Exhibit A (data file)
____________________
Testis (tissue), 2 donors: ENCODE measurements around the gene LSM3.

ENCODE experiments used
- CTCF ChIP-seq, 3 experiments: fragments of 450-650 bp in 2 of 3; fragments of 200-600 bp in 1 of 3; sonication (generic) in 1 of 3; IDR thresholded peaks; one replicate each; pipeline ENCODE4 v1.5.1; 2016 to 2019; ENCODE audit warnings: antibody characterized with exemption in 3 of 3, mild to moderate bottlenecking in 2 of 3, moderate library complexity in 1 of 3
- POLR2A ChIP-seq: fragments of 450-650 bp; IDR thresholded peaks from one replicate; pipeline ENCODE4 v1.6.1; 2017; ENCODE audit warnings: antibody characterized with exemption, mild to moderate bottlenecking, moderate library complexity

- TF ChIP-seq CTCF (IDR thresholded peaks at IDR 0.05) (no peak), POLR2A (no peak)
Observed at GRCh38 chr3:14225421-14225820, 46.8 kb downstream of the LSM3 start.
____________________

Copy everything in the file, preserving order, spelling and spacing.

Testis (tissue), 2 donors: ENCODE measurements around the gene LSM3.

ENCODE experiments used
- CTCF ChIP-seq, 3 experiments: fragments of 450-650 bp in 2 of 3; fragments of 200-600 bp in 1 of 3; sonication (generic) in 1 of 3; IDR thresholded peaks; one replicate each; pipeline ENCODE4 v1.5.1; 2016 to 2019; ENCODE audit warnings: antibody characterized with exemption in 3 of 3, mild to moderate bottlenecking in 2 of 3, moderate library complexity in 1 of 3
- POLR2A ChIP-seq: fragments of 450-650 bp; IDR thresholded peaks from one replicate; pipeline ENCODE4 v1.6.1; 2017; ENCODE audit warnings: antibody characterized with exemption, mild to moderate bottlenecking, moderate library complexity

- TF ChIP-seq CTCF (IDR thresholded peaks at IDR 0.05) (no peak), POLR2A (no peak)
Observed at GRCh38 chr3:14225421-14225820, 46.8 kb downstream of the LSM3 start.